"...RPO model, whereby turbine manufacturers, rather than power companies, would retain ownership of and responsibility for turbines. In the long term they might be able to adapt a DFR strategy, making the turbines less reliant on non-recyclable materials and easier to dismantle..."
Atalay Atasu et al, 2021

2. Products in right-hand bottom quadrant (easy to access but hard to process). This includes low-embedded-value products like carpets, mattresses, footwear, etc. As these products lack a lucrative secondary market and are easy to access, they are easy to recover from consumers. However they are not easily reconditioned and extracting materials from them is complex.

Some examples

- carpets (using a homogenous design that significantly facilitates material recovery and reduces the water and energy needed in the production process; they would be lighter making transport and handling costs lower)

- athletic shoes (Nike uses Niki Grind that

"...takes used athletic shoes and recycles them into materials for entirely new products, such as AstroTurf's playing fields and Future foam's carpet padding..."
Atalay Atasu et al, 2021

- smart phones (have many highly integrated components plus toxic material which is difficult to extract plus very short life cycles; usually have a busy secondary market which is good from an environmental perspective but can impede original manufacturers' access to them)

High-tech consumer electronics can create exit barriers for device owners and lower access barriers for manufacturers. For example, Apple

"...customers buy, repair, and trade in their devices at Apple's own retail outlets, and their activity on these devices generate data that Apple owns...... iPhones and iPads have an active secondary market, which normally would limit the company's recovery of them - but the speedy rollout of next-generation products and trade-in rebates incentivise customers to relinquish their old Apple devices exchanged for discounted upgrades. The easy access afforded by the dynamic of the ecosystems enables large-device manufacturers to invest heavily in DFR as their pathway to circularity..."
Atalay Atasu et al, 2021

From 2018 Apple has used robots (Daisy) for dismantling iPhones to recover valuable material like cobalt, tin, aluminium, etc

3. Products in top left-hand quadrant (hard to access but easy to process), ie products whose use makes it difficult to retrieve, eg takeaway food packaging

"...may contain easily recyclable materials but very often wind up in landfills because of the food residue on it, which is costly to remove..."
Atalay Atasu et al, 2021

The strategy here is DFR and is focused on the recovery infrastructure.

As embedded value increases, secondary markets appear that make access to product more difficult for the original manufacturer. Also,

"...the greater the embedded value, the more common are PLE and RPO combinations, because both facilitate access to parts that would be extremely costly to rebuild from scratch and promotes customer trust, thereby improving participation in trade-in remanufacturing programs..."
Atalay Atasu et al, 2021

Leasing works when the cost of retrieving and transporting used machines for remanufacture and reconditioning is low.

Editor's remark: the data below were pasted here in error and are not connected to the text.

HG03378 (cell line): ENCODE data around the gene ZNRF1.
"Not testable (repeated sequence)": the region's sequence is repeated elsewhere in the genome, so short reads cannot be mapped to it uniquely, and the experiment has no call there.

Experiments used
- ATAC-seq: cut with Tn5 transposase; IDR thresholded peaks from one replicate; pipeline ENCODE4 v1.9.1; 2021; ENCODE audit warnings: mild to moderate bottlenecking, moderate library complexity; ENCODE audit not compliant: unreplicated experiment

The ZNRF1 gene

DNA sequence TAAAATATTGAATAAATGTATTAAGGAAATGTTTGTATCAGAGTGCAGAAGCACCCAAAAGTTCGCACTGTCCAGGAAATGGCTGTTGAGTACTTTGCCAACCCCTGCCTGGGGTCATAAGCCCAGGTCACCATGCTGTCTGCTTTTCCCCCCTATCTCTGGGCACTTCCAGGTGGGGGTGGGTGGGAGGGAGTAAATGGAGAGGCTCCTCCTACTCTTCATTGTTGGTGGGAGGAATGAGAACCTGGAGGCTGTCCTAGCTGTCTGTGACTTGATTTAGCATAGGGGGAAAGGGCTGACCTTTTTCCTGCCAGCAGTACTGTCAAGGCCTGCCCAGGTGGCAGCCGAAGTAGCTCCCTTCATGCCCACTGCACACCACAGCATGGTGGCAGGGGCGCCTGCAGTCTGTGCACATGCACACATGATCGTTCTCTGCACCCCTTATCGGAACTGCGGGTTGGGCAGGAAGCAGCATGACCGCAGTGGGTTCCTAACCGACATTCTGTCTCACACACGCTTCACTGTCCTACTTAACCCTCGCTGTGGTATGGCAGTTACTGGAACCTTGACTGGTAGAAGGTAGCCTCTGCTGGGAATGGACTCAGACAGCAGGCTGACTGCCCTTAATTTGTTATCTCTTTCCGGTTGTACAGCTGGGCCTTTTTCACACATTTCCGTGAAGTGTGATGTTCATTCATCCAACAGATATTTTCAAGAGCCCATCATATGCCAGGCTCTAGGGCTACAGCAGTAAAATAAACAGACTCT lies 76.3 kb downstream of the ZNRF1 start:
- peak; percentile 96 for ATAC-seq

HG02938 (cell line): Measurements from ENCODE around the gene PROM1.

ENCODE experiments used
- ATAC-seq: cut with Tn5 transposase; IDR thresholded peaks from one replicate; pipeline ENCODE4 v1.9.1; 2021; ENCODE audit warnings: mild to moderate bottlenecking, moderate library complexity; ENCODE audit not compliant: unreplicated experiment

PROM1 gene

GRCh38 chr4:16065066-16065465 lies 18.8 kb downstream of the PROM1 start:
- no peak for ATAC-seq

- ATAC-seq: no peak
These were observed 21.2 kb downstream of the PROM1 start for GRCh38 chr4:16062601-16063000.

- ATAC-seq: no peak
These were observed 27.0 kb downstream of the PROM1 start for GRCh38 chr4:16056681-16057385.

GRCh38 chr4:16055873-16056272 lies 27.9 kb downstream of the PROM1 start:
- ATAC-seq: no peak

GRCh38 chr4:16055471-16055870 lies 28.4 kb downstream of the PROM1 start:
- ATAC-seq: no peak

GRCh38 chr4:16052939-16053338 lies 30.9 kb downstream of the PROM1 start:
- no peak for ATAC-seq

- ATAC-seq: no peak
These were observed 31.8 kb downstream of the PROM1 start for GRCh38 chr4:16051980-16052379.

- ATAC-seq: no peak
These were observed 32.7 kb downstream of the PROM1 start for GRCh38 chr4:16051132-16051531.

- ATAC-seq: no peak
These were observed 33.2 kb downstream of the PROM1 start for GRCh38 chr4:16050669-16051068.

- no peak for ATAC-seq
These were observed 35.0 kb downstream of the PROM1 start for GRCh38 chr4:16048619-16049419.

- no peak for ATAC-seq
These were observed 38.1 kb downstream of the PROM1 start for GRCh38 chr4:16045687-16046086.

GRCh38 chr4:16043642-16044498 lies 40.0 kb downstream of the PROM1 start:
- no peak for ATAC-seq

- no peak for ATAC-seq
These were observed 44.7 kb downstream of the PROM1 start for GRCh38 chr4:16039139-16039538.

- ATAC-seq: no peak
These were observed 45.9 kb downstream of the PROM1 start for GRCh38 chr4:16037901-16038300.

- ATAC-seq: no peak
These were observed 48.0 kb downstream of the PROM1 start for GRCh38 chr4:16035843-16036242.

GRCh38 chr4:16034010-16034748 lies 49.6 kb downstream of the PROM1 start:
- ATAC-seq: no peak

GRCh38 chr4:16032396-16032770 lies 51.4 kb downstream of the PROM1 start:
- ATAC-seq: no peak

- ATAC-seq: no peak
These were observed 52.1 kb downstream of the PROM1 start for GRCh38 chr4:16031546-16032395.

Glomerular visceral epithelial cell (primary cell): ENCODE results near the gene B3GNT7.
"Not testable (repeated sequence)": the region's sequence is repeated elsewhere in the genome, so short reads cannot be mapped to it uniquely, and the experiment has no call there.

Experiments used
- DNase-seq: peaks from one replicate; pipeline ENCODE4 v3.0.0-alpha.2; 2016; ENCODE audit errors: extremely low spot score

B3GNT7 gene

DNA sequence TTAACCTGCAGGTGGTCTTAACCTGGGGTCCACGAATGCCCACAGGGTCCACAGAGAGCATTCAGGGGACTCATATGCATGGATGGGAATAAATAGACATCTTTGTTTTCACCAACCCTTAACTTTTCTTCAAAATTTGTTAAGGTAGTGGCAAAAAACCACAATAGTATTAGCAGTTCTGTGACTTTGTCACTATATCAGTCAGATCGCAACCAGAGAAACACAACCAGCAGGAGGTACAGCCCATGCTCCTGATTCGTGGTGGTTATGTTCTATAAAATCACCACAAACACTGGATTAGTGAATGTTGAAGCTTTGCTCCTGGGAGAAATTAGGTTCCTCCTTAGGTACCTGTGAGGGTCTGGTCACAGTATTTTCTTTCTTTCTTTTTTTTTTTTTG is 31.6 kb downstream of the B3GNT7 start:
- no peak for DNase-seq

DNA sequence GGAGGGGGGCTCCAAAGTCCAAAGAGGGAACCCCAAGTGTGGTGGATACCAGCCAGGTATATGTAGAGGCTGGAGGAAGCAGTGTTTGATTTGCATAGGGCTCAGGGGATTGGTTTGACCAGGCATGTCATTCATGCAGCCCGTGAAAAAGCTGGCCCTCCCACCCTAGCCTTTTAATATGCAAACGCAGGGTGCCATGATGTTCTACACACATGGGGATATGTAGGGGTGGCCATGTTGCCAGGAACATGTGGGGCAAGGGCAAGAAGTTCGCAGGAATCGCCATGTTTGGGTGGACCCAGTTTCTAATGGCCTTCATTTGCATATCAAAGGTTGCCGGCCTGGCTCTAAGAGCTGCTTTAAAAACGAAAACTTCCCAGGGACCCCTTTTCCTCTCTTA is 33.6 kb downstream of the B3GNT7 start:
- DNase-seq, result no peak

Some examples

- Caterpillar (a heavy-equipment company that provides multiple PLE options to extending the on-site life of equipment sold, eg customers can return equipment at the end of its serviceable life for restoration for same-as-new condition or buy used equipment from licensed dealers. On the RPO site, various loans and lease options are provided as alternatives to outright ownership

NB All this is supported by Caterpillar's ability to monitor the condition of its products remotely, using digital technology and AI)

- Xerox (iPutts business model involves all 3 basic circularity strategies

"...It's pay-per-use both discourages frivolous usage, thereby prolonging the life of the machine and allows Xerox to retain ownership of its products. The modular design of its copiers' inner workings, most of which are standardised for all models, also furthers PLE. Across production generations, Xerox recycles, re-uses, and refurbishes standard components in the core imaging technology - thereby keeping machines in action longer. The company complements these approaches with an ambitious material-recycling program (DFR)...... the internal components of its machines are made from 100% recycled plastics..."
Atalay Atasu et al, 2021

4. Products in the lower left quadrant (easy to access and easy to process, ie usually items or components already have an effective recycling infrastructure, like for plastic bottles; it is estimated that around three quarters of all commercial-variety and aluminium ever produced remains in use today (Aluminium Association of the United States). appropriate circularity strategies are based on expanding and streamlining the process that are already effective. Some examples of incremental DFR innovations include minimising the amount of aluminium lost in industrial by-products (Real Alloy of USA), reducing the quantity of by-products generated in production processes, etc

"...High-value products that are easy both to access and to process are ideal for circularity, because they require neither a significant business model change nor efforts to facilitate material recovery..."
Atalay Atasu et al, 2021

Sometimes the value lies in the brand, rather than the use for the product or what they're made from. An example is Patagonia (they encourage customers to send their used Patagonia clothes in return for store credits; with the clothing being repaired and resold; also introducing a line of hand-sewn clothes that is made from returned items considered beyond repair.